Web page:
The daga salmon (Argyrosomus japonicus) or kob, dusky kob, kabeljou or mulloway jewfish is highly sought after by anglers and spear fishermen as well as commercial fishermen. They are a favorite to catch in that they grow quite large and put up a good fight, particularly on line in deep water, and they are very good to eat.
In some parts of the world it is considered lucky to catch them as they have large ear stones or “jewels” within their head.
The fish have large scales with a bright silvery to silvery grey sheen with a pinkish tint around the face. Only visible underwater are a line of silver spots arching back across the body on the lateral line. The fish can grow up to 2 meters in length with a weight of some 77 kilograms.
These fish are free swimming and are found across the Indo Pacific area in coastal waters, mainly behind the surf zone on sandy bottoms. They will also go into estuaries and target shoals of fish there. In South Africa they favor shoals of mullet in the estuaries. Juvenilles often spend their time in sheltered estuaries and are tolerant of low salinity.
On the Kwa Zulu Natal coast, daga salmon congregate in large shoals every June to October and feed voraciously on any fish or crustacean they can find. They generally target smaller fishes and crustaceans and at times will go into estuaries and target shoals of mullet.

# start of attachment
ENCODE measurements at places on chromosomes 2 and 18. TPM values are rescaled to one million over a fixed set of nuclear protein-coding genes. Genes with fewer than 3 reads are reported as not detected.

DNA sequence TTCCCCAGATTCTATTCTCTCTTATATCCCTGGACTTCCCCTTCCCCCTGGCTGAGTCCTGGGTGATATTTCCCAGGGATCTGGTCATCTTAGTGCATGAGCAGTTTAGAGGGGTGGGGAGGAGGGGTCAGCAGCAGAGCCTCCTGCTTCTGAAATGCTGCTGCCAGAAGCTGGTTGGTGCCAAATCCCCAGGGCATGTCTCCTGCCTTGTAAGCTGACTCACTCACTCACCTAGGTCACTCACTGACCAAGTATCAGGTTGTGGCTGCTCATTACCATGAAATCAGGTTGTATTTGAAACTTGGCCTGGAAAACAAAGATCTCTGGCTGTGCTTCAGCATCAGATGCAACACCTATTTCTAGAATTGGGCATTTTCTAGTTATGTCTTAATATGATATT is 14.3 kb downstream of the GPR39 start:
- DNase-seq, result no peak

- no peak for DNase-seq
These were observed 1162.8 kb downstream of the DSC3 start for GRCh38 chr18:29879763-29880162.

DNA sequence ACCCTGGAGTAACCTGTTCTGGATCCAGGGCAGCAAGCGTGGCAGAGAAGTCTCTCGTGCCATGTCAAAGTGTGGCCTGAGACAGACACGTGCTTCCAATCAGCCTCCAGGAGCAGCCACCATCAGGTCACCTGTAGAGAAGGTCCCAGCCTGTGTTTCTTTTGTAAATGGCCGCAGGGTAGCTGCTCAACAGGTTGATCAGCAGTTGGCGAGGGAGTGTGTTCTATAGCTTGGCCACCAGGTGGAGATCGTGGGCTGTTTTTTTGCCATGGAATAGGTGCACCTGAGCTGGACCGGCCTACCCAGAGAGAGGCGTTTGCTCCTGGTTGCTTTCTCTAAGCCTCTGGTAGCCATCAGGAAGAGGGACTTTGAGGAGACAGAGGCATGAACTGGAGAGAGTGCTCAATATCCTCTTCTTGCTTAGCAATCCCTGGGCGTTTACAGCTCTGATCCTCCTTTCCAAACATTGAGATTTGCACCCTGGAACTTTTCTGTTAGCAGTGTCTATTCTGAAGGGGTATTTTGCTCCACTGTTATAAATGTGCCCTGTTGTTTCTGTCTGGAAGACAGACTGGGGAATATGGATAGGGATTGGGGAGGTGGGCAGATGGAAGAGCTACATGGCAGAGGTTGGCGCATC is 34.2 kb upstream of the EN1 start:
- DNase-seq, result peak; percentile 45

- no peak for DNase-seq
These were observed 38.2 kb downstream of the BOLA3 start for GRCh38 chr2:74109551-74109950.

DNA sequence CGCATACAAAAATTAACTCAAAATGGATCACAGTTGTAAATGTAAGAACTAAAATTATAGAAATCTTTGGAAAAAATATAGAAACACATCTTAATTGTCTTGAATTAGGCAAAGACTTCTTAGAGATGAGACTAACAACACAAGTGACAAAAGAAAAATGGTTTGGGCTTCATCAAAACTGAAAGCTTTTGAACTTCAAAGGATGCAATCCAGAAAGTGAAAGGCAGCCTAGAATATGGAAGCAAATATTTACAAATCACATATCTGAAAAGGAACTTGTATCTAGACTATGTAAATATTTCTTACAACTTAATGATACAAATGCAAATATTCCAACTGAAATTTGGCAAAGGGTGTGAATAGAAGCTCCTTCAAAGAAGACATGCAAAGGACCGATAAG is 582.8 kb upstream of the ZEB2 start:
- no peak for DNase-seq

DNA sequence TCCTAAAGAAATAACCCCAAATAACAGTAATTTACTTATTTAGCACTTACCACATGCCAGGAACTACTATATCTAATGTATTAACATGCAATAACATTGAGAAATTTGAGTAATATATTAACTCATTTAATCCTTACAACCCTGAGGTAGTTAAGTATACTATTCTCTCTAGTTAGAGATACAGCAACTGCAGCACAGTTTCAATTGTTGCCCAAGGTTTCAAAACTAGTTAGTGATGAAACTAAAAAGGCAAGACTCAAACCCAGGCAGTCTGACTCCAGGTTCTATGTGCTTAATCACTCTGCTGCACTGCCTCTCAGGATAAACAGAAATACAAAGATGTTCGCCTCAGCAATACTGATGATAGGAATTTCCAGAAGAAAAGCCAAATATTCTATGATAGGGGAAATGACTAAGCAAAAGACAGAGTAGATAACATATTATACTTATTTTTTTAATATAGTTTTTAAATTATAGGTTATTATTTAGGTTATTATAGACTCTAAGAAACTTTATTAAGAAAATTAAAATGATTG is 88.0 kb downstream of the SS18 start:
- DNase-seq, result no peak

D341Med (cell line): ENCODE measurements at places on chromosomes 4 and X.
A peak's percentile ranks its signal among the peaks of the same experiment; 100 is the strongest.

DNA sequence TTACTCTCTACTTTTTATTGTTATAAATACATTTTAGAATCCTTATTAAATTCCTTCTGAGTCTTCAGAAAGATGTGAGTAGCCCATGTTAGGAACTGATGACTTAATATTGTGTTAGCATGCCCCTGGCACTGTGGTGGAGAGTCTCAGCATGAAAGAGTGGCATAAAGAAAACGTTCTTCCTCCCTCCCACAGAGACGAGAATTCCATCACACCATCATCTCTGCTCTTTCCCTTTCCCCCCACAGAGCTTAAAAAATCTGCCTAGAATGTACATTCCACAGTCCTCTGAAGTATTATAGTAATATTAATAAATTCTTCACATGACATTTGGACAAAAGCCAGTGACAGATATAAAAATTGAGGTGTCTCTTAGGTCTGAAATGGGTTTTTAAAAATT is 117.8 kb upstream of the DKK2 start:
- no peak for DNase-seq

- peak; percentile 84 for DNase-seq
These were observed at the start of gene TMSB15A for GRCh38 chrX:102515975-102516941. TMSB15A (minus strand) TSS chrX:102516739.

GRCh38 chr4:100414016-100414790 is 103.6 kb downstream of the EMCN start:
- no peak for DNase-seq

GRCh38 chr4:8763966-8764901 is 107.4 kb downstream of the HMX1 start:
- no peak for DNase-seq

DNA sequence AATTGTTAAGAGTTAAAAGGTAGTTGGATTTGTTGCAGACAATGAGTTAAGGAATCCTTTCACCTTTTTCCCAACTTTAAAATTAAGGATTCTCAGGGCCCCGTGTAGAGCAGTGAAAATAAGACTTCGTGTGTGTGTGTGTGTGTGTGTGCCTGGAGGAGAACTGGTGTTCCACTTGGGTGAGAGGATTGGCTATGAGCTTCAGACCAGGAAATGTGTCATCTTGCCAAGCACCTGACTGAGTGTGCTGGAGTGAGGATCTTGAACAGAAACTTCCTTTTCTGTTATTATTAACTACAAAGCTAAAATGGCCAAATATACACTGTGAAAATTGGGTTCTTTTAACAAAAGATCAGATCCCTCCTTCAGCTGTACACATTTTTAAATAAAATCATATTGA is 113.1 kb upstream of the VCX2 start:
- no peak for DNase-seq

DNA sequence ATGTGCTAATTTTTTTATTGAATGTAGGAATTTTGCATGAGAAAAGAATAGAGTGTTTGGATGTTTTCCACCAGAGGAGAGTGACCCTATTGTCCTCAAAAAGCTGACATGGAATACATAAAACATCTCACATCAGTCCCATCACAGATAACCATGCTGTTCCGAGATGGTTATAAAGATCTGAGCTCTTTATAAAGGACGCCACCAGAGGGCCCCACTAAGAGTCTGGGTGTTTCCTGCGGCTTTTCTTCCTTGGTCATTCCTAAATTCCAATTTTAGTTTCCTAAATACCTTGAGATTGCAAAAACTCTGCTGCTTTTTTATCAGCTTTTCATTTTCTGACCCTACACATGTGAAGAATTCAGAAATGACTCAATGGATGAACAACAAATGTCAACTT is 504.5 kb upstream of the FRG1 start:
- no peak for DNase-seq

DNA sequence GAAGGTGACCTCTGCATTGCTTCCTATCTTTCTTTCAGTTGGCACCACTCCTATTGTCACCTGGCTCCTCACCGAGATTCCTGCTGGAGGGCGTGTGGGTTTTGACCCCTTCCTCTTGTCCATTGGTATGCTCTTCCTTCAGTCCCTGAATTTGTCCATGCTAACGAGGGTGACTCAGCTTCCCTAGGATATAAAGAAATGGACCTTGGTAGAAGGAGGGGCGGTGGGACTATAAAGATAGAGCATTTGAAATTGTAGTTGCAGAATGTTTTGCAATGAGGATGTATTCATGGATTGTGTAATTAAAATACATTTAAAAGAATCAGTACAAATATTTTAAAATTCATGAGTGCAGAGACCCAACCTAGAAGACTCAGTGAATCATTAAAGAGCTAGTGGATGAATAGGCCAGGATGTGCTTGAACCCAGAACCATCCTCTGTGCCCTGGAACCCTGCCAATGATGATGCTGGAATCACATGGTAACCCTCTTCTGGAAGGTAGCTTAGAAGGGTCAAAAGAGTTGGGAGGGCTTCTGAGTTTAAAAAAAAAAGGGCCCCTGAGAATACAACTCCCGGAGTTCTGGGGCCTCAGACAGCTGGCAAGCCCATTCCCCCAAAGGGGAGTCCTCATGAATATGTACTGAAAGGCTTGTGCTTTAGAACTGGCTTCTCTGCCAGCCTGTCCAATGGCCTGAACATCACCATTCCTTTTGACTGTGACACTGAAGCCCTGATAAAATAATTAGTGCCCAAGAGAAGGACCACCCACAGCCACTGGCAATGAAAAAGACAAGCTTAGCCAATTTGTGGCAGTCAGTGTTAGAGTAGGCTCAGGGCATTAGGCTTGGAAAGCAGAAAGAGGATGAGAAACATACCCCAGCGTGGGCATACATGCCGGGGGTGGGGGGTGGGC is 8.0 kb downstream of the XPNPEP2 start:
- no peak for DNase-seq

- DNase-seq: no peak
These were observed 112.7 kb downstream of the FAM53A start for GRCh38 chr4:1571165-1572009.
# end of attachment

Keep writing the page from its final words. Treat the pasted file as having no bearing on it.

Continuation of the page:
Daga Salmon is targeted by anglers, spear fishermen, commercial fishers and at times seine netters. They have been caught on lures but live small fish, such as Pinky as bait is one of the more popular methods used to catch them on line in South Africa. They feed mainly on smell and lateral line sense and a fish head is sometimes also used as bait.
Large shoals of 40 to 50 kilogram fish are not unknown but as overfishing places pressure on the species, these shoals are not as commonplace as they used to be.
DAGA SALMON CLASSIFICATION
Species: Argyrosomus japonicus